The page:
Society of Environmental Journalists conference 2010: what children’s writers can learn from SEJ

photo (2)I just finished my time at the 2010 SEJ (Society of Environmental Journalists) conference. My head is spinning with information and ideas—a good sign, since I wasn’t sure whether to come to this conference. I mean, look at the title: Society of Environmental JOURNALISTS? I don’t think of myself as a journalist: I’m a writer. A children’s writer, a medical writer, a science writer, a nature writer—but not a journalist.

This conference made me question that assessment of myself. I write for magazines (journals); I do interviews and research; I fact check and look for bias. My first day here, a fellow attendee quizzed me on what kind of writing I do. When I finished, she said “I think you are a journalist. You just don’t know it.”

It’s an interesting question, because in the past few days I learned that journalists receive different training than “writers” do—and I think we writers (yes, even children’s writers) can learn a thing or three from them. Here are a few for starters:

  • Journalists don’t let sources review their articles after writing. Okay, I’m not completely convinced this is the way for children’s writers to go, since we generally don’t write controversial pieces; but it’s worth giving some thought. As writers, we don’t want our sources to change their quotes to make themselves sound better or to backpedal and say something less opinionated (and possibly inflammatory). On the flip side, I always give my science pieces to the researcher I’m covering so he or she can check it for accuracy. The magazines I write for want to know that the articles have been fact-checked and would prefer not to have to do the footwork to get that done.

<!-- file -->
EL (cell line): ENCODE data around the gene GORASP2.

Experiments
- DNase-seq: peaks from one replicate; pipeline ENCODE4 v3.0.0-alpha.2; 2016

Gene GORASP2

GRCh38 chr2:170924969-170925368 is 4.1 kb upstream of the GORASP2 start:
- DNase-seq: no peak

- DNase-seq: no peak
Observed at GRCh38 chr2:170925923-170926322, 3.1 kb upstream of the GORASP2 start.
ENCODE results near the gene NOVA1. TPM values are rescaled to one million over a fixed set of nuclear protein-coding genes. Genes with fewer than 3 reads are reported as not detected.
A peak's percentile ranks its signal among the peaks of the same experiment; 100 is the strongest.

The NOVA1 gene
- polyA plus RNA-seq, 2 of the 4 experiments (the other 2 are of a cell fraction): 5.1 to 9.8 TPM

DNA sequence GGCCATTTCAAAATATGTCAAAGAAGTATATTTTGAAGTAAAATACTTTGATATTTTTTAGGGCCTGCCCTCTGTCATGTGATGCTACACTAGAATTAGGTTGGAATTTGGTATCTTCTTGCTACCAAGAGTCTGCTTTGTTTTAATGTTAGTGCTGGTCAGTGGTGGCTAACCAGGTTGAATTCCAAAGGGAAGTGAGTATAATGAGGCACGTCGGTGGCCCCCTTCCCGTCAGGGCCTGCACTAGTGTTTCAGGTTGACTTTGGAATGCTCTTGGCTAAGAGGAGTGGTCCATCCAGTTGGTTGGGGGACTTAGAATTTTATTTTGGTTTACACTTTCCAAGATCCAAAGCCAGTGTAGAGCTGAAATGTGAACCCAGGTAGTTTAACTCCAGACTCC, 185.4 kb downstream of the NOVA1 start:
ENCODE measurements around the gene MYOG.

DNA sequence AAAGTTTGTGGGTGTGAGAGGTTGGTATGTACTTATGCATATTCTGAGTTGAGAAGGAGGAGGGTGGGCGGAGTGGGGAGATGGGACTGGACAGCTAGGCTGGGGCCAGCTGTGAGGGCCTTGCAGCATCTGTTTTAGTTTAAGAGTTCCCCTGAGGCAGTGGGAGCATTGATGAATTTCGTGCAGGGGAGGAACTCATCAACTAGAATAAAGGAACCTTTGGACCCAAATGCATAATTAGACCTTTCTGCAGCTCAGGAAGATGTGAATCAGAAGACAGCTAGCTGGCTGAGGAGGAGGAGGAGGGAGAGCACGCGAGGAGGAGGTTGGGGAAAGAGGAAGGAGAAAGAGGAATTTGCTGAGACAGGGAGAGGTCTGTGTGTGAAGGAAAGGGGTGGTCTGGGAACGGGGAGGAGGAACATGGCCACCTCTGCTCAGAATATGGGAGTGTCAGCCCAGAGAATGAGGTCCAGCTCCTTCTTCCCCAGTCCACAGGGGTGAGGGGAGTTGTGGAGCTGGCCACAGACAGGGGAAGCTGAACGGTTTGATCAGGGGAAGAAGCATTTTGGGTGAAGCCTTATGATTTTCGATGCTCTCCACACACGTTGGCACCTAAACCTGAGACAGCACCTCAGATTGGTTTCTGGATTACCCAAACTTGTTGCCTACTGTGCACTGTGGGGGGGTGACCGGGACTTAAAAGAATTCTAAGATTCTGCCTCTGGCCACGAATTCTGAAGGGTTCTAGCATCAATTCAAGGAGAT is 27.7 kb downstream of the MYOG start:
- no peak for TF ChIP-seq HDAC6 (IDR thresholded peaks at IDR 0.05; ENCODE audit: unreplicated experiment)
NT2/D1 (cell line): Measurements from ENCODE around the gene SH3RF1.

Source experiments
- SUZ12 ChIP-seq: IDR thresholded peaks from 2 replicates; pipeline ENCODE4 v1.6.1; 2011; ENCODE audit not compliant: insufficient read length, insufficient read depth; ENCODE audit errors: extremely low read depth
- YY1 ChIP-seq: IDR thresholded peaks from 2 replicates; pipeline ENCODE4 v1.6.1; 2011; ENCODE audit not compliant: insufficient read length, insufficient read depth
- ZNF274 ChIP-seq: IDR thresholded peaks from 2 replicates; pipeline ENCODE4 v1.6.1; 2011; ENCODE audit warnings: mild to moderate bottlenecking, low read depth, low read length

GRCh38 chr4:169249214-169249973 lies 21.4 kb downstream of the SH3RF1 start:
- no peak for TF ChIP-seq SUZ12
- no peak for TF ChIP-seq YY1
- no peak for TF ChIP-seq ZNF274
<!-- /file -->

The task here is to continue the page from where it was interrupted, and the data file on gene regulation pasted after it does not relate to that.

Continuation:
• Journalists have access to a vast network of resources for when they have to write a piece quickly. The SEJ listserve is a treasure trove of experts—other writers—who can point fellow members in the right direction when they need help or connections. I’ve been impressed with the openness and warmth of this group, too. They remind me of children’s writers…<grin>
  • Journalists expect people to talk to them. Maybe it’s because they write so many different things and often need to turn a piece around quite quickly. I noticed this before when journalist-turned-children’s writer Liz Rusch spoke at my local SCBWI conference, and noticed it again at this conference. Many children’s writers seem to be shy about bothering people, asking for expert opinions, asking for interview time—and we need to get over it. It’s not just that
    “most people are willing to talk to children’s writers” (the usual advice I’ve heard, at least) but that we’re doing important work. Scientists and researchers, especially those receiving public funding, should be willing to communicate with writers about their work.

I’ve learned so much over the past few days that it will take me a while to process everything. I’ll share more as I do. But to sum up: am I glad I came to this conference? You bet! Not only that, but I’d highly recommend this organization and its annual conference to anyone who writes nonfiction for young people. I’m planning to see you all there in Miami in 2011!

~Cheryl

PS: Above is a picture of me with my friend and freelance writer extraordinaire Wendee, who encouraged me to check out SEJ and come to this year’s conference.

ChristianMarieHerron

Earlier this week, I shared my recent experience of working with a writing coach. And I’ve found it so beneficial, I wanted to share the love by introducing you, dear readers, to a broad spectrum of coaches with a broad range of expertise. For today’s guest, please offer a warm welcome to Christian Marie Herron, […]

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